My bibliography  
  19. From Internalist Evidentialism to Virtue Responsibilism.Guy Axtell - 2011 - In Trent Dougherty (ed.), Evidentialism and its Discontents. Oxford: Oxford University Press.
    Evidentialism as its leading proponents describe it has two distinct senses, these being evidentialism as a conceptual analysis of epistemic justification, and as a prescriptive ethics of belief—an account of what one ‘ought to believe’ under different epistemic circumstances. These two senses of evidentialism are related, but in the work of leading evidentialist philosophers, in ways that I think are deeply problematic. Although focusing on Richard Feldman’s ethics of belief, this chapter is critical of evidentialism in both senses. However, I (...)
    Remove from this list   Direct download  
     
    Export citation  
     
    My bibliography   1 citation  
  20. From Internalist Evidentialism to Virtue Responsibilism.Guy Axtell - 2011 - In T. Dougherty & Trent Dougherty (eds.), Evidentialism and its Discontents. Oxford, UK: Oxford University Press. pp. 71-87.
    Evidentialism as Earl Conee and Richard Feldman present it is a philosophy with distinct aspects or sides: Evidentialism as a conceptual analysis of epistemic justification, and as a prescriptive ethics of belief. I argue that Conee and Feldman's ethics of belief has 'weak roots and sour fruits.' It has weak roots because it is premised on their account of justification qua synchronic rationality, and I undercut this account. It has sour fruits because the austere evidentialist ethic of belief is unable (...)
    Remove from this list   Direct download (2 more)  
     
    Export citation  
     
    My bibliography  
  21. Teaching James's “The Will to Believe”.Guy Axtell - 2001 - Teaching Philosophy 24 (4):325-345.
    Many readers have viewed William James's "The Will to Believe" as his most distinctive and resonating lecture. Yet for all the scholarly attention it has received, the complexities of the "pragmatic defence," and the issues it raises concerning evidential and pragmatic reasoning are still often misunderstood. In this paper I explicate a neglected "core" argument tied closely to James's thesis statement, and provide charts and other tools useful in presenting James' lecture in the philosophy classroom. This argument, based on the (...)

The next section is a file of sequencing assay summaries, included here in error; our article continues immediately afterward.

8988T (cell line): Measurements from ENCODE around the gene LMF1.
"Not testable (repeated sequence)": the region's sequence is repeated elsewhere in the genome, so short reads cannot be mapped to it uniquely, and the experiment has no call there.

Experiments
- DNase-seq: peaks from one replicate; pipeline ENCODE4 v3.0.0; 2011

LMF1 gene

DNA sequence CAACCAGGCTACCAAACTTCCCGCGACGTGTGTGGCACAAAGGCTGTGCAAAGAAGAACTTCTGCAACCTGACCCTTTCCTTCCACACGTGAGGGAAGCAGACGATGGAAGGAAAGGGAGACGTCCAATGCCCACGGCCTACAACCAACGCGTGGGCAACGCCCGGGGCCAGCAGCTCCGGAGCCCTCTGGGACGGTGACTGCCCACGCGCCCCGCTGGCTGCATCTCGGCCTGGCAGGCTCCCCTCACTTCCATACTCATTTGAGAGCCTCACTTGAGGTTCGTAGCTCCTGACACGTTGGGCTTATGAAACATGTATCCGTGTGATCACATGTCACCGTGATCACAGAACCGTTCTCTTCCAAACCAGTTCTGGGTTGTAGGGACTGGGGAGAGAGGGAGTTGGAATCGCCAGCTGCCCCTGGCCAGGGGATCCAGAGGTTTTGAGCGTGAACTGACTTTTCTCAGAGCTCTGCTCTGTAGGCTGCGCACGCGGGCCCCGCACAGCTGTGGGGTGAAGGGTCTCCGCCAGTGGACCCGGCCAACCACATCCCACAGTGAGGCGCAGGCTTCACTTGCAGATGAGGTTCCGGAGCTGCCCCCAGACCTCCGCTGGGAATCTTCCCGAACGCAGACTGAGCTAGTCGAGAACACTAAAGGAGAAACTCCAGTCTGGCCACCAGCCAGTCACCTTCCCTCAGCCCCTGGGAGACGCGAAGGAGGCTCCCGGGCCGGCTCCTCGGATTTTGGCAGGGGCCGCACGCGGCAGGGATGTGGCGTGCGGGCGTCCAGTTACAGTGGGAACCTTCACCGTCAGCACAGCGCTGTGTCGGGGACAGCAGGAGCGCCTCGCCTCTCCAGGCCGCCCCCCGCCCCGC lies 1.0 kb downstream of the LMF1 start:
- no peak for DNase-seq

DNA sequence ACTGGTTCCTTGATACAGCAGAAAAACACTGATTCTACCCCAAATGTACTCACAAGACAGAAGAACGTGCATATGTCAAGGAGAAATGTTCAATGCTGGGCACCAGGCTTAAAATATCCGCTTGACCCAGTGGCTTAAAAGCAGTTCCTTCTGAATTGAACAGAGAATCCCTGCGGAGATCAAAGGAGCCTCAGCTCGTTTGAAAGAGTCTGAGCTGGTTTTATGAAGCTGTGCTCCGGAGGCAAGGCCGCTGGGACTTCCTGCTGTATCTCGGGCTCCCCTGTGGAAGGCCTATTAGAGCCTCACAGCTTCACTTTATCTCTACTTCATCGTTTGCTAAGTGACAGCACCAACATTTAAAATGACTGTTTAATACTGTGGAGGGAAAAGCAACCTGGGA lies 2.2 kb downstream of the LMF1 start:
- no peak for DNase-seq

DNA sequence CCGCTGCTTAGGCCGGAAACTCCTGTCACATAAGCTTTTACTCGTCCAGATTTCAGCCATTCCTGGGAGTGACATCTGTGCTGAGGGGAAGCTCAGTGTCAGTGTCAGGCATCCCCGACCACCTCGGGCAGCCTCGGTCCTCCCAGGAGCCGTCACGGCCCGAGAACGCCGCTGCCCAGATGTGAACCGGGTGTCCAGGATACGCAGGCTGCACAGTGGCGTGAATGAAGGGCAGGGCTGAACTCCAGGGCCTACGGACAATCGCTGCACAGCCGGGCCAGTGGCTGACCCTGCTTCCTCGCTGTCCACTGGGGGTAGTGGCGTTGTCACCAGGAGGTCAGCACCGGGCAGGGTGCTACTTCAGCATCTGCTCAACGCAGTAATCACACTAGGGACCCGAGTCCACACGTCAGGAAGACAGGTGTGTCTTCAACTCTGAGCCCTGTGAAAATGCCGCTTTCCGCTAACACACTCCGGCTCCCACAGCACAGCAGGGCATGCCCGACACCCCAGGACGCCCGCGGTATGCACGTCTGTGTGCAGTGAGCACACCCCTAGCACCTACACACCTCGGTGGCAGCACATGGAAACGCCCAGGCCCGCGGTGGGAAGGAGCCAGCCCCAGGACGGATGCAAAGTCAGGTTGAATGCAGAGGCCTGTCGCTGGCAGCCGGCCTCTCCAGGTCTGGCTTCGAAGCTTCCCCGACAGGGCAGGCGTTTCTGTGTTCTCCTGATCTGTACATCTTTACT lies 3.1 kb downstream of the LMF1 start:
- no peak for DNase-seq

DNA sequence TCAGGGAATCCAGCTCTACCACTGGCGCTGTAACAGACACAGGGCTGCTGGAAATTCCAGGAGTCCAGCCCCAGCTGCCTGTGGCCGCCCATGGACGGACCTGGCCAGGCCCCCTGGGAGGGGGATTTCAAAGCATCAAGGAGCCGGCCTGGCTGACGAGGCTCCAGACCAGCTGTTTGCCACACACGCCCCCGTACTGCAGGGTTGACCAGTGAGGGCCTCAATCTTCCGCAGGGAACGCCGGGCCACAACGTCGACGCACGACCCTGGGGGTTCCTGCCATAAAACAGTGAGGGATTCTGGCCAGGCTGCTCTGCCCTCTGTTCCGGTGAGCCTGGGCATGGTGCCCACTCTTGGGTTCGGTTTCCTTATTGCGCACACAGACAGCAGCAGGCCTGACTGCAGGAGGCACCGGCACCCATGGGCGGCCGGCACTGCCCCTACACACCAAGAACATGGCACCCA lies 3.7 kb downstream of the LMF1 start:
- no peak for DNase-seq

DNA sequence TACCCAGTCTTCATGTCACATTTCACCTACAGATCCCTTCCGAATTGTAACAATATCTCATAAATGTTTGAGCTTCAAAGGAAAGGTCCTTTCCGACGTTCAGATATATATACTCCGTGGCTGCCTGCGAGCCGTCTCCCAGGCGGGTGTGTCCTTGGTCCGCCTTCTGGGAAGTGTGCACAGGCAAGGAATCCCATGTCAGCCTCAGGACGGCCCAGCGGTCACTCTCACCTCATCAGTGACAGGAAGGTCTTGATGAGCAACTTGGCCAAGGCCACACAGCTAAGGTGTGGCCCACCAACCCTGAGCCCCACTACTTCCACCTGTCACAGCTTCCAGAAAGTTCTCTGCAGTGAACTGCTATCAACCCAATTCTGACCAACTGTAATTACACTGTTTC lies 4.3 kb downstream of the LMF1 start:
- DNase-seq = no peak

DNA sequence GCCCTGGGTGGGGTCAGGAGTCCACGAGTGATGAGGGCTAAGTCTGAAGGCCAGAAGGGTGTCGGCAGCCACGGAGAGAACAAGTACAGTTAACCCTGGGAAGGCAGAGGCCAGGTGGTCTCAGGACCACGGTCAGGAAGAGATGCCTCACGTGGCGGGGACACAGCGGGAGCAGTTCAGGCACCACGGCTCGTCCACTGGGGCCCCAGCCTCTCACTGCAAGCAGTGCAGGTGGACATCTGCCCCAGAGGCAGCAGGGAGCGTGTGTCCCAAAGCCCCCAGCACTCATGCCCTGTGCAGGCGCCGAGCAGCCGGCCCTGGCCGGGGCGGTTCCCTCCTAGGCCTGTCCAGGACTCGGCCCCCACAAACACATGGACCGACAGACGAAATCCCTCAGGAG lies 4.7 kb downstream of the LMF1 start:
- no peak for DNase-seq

Remove from this list   Direct download (4 more)  
     
    Export citation  
     
    My bibliography   1 citation  
  22. A Right to Believe.Richard L. Barber - 1955 - Tulane Studies in Philosophy 4:19-30.
    Remove from this list   Direct download (4 more)  
     
    Export citation  
     
    My bibliography  
  23. The Wrongs of Racist Beliefs.Rima Basu - forthcoming - Philosophical Studies:1-19.
    We care not only about how people treat us, but also what they believe of us. If I believe that you're a bad tipper given your race, I've wronged you. But, what if you are a bad tipper? It is commonly argued that the way racist beliefs wrong is that the racist believer either misrepresents reality, organizes facts in a misleading way that distorts the truth, or engages in fallacious reasoning. In this paper, I present a case that challenges this (...)
    Remove from this list   Direct download (3 more)  
     
    Export citation  
     
    My bibliography  
  24. Beliefs That Wrong.Rima Basu - 2018 - Dissertation, University of Southern California
    You shouldn’t have done it. But you did. Against your better judgment you scrolled to the end of an article concerning the state of race relations in America and you are now reading the comments. Amongst the slurs, the get-rich-quick schemes, and the threats of physical violence, there is one comment that catches your eye. Spencer argues that although it might be “unpopular” or “politically incorrect” to say this, the evidence supports believing that the black diner in his section will (...)
    Remove from this list   Direct download  
     
    Export citation  
     
    My bibliography  
  25. Can Beliefs Wrong?Rima Basu - 2018 - Philosophical Topics 46 (1):1-17.
    We care what people think of us. The thesis that beliefs wrong, although compelling, can sound ridiculous. The norms that properly govern belief are plausibly epistemic norms such as truth, accuracy, and evidence. Moral and prudential norms seem to play no role in settling the question of whether to believe p, and they are irrelevant to answering the question of what you should believe. This leaves us with the question: can we wrong one another by virtue of what we believe (...)